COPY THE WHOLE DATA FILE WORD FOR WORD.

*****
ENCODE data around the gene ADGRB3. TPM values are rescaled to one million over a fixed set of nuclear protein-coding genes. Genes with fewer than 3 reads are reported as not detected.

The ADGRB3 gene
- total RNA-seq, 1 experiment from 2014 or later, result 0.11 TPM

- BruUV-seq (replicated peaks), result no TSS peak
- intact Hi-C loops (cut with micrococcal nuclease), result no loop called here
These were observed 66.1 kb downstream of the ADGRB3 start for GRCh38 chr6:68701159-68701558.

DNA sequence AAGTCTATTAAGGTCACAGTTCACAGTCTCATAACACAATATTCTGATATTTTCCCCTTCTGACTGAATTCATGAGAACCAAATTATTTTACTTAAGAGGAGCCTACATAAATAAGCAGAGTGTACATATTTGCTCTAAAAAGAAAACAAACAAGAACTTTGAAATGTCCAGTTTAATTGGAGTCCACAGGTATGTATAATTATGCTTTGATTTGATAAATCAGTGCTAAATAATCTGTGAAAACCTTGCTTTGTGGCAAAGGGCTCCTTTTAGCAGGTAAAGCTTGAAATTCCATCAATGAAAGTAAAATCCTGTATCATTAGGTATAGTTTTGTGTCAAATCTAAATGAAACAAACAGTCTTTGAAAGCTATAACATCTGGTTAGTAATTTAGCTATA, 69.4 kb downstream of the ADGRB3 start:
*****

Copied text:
ENCODE data around the gene ADGRB3. TPM values are rescaled to one million over a fixed set of nuclear protein-coding genes. Genes with fewer than 3 reads are reported as not detected.

The ADGRB3 gene
- total RNA-seq, 1 experiment from 2014 or later, result 0.11 TPM

- BruUV-seq (replicated peaks), result no TSS peak
- intact Hi-C loops (cut with micrococcal nuclease), result no loop called here
These were observed 66.1 kb downstream of the ADGRB3 start for GRCh38 chr6:68701159-68701558.

DNA sequence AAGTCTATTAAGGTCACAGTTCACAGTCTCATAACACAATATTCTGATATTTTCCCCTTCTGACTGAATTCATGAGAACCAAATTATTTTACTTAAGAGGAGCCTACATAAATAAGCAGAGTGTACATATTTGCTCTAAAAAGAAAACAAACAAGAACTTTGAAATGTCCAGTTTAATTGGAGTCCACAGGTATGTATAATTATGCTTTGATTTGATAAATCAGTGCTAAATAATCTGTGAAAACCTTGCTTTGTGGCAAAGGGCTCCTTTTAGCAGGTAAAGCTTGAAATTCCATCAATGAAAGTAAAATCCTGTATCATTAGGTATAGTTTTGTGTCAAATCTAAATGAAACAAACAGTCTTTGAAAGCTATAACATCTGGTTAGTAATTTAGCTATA, 69.4 kb downstream of the ADGRB3 start: